Why Aretha Franklin is blocking a documentary 4 decades in the making

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Aretha Franklin Stops Screening of Documentary at Telluride Festival

If your record collection happens to contain an original vinyl copy of Aretha Franklin's landmark 1972 live album Amazing Grace -; at double-platinum status, still her biggest seller, as well as the top-selling traditional gospel LP in history -; take a look at the liner notes. There's a sentence in the credits promising an accompanying "Sydney" Pollack movie would soon be on the way.

Just 43 years behind schedule, the movie is ready to screen but Franklin, 73, sued Friday to try to stop it. Amazing Grace, an 87-minute documentary pulled together from footage the late Sydney Pollack shot of Franklin while she recorded her historic album in front of a congregation at a church in Watts, is scheduled to screen at both Friday's Telluride and next week's Toronto film festivals. The Telluride festival director said Friday that the screening will go on. Toronto is less clear. It's something Franklin has succeeded in doing before -; with a 2011 suit -; but circumstances have changed since then and it's unclear now if her legal argument will still hold up.

Squabbles like this one are only part of the reason the film has sat in a Warner Bros. vault for the better part of a half-century. The bigger reason was that, back in 1972, Pollack screwed up. The then-38-year-old hotshot coming off his first Oscar nomination (for They Shoot Horses, Don't They?), neglected to bring along sound-syncing clapper boards to the church, and ended up accidentally shooting the world's first silent rock doc.

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Why Aretha Franklin is blocking a documentary 4 decades in the making
This image provided by RCA Records shows the cover for Aretha Franklin's new CD of diva classics due to be released Oct. 21, 2014. (AP Photo/RCA Records)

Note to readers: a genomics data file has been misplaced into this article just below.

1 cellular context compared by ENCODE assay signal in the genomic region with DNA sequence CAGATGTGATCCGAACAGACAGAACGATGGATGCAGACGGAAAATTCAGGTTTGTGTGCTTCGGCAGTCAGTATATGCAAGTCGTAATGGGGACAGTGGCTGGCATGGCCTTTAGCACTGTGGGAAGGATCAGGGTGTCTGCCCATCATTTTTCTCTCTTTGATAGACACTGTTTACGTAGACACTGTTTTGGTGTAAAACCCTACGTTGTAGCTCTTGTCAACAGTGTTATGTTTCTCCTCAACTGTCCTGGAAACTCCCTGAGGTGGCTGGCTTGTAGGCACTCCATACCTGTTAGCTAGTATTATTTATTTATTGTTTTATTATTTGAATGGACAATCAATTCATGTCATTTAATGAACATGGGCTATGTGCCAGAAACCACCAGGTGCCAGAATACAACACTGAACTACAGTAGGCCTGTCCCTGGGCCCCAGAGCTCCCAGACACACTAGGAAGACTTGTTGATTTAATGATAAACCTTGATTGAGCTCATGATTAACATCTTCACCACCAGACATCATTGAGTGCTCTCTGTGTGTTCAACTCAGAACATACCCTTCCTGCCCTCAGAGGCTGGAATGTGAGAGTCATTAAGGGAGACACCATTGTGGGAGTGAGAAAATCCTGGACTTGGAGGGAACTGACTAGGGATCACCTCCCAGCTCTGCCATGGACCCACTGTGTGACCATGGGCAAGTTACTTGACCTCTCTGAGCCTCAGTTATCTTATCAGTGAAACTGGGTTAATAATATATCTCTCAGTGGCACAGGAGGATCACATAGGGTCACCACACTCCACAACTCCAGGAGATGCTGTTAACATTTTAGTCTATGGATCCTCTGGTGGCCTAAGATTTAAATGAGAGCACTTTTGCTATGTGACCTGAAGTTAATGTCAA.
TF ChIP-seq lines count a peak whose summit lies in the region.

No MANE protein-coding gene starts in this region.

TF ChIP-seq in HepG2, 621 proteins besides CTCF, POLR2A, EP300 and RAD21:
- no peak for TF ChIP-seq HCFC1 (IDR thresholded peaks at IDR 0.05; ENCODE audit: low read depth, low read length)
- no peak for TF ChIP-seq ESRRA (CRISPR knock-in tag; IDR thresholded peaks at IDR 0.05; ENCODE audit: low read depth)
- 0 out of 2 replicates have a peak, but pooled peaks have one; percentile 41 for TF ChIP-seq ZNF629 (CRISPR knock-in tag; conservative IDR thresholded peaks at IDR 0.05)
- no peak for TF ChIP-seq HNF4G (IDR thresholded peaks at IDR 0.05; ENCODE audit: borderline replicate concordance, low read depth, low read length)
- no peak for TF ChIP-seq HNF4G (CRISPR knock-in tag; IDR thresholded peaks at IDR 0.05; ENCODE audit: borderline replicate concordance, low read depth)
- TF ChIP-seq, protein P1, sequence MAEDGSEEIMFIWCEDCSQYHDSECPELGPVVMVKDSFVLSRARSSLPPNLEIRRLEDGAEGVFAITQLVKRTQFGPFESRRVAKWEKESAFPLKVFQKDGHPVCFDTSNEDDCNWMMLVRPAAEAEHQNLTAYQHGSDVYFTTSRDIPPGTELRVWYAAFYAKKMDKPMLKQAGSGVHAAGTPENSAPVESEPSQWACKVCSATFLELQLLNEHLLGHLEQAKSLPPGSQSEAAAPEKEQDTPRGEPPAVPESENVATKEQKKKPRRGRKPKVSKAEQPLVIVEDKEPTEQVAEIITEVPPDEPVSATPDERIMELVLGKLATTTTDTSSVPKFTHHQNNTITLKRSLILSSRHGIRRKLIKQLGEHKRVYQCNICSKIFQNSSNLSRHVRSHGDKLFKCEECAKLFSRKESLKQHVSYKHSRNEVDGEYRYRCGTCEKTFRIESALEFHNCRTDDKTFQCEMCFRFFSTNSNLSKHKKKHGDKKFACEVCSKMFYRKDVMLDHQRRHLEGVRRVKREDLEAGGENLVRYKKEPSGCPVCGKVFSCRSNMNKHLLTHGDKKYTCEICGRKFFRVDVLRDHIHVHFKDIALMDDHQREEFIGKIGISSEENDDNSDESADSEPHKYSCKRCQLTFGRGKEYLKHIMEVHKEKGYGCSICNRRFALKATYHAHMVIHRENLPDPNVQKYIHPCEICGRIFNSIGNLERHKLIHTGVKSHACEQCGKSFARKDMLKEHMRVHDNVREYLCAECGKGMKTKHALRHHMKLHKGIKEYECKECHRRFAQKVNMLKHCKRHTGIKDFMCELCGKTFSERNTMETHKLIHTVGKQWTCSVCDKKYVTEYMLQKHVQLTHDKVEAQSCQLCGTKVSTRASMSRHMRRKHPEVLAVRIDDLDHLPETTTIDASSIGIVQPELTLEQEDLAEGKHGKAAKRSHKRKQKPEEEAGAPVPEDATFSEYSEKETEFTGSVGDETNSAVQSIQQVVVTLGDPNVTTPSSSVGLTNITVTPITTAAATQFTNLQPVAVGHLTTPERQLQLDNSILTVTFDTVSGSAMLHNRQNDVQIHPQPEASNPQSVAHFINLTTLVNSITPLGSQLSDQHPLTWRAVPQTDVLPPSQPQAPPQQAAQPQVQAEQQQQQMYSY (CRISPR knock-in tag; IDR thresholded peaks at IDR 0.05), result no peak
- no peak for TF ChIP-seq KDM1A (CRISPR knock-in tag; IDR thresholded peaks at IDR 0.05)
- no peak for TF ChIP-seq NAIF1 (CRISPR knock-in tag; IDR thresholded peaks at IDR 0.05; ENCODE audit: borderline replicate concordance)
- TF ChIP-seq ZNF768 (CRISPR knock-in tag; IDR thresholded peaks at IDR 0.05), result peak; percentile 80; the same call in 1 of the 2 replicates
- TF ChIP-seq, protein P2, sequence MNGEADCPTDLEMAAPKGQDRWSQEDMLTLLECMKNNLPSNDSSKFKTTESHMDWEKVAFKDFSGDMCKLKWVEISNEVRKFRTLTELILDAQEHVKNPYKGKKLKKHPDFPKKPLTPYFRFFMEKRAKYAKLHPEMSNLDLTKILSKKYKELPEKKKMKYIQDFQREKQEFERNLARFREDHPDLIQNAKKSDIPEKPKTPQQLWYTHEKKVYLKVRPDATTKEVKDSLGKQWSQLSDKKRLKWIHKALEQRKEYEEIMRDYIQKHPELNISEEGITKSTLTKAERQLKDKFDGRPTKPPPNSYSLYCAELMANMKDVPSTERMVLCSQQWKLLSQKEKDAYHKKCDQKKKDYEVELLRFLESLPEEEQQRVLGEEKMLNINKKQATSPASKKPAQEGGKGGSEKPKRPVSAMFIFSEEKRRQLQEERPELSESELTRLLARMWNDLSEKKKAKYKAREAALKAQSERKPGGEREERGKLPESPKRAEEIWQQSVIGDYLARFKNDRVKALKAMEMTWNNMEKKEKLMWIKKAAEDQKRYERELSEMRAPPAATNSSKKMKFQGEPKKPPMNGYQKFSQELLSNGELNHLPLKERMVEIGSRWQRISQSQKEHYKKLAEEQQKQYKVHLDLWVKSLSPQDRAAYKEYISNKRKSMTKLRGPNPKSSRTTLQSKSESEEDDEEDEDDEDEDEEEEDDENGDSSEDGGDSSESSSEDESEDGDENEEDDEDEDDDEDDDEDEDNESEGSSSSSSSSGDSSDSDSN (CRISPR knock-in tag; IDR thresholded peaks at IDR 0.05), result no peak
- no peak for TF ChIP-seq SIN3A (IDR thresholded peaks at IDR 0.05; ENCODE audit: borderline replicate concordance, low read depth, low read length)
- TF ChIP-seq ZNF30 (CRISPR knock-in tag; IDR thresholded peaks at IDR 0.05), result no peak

THE ANDY WILLIAMS SHOW -- Aired 5/4/69 -- Pictured: Aretha Franklin (Photo by Fred A. Sabine/NBC/NBCU Photo Bank via Getty Images)
THE ANDY WILLIAMS SHOW -- Aired 5/4/69 -- Pictured: Aretha Franklin (Photo by Fred A. Sabine/NBC/NBCU Photo Bank via Getty Images)
NEW YORK CITY - MARCH 1: Musicians Yoko Ono, John Lennon and Aretha Franklin attending 17th Annual Grammy Awards on March 1, 1975 at the Uris Theater in New York City, New York. (Photo by Ron Galella/WireImage)
THE ANDY WILLIAMS SHOW -- Aired 5/4/69 -- Pictured: Aretha Franklin (Photo by Fred A. Sabine/NBC/NBCU Photo Bank via Getty Images)
CIRCA 1967: The 'Queen of Soul' Aretha Franklin poses for a portrait with circa 1967. (Photo by Michael Ochs Archives/Getty Images)
CIRCA 1965: Soul singer Aretha Franklin poses for a portrait in circa 1965. (Photo by Michael Ochs Archives/Getty Images)
NEW YORK - CIRCA 1964: Soul singer Aretha Franklin poses for a portrait circa 1964 in New York city, New York. (Photo by James Kriegsmann/Michael Ochs Archives/Getty Images)
UNSPECIFIED - JANUARY 01: Photo of Aretha FRANKLIN; Posed portrait of Aretha Franklin, (Photo by RB/Redferns)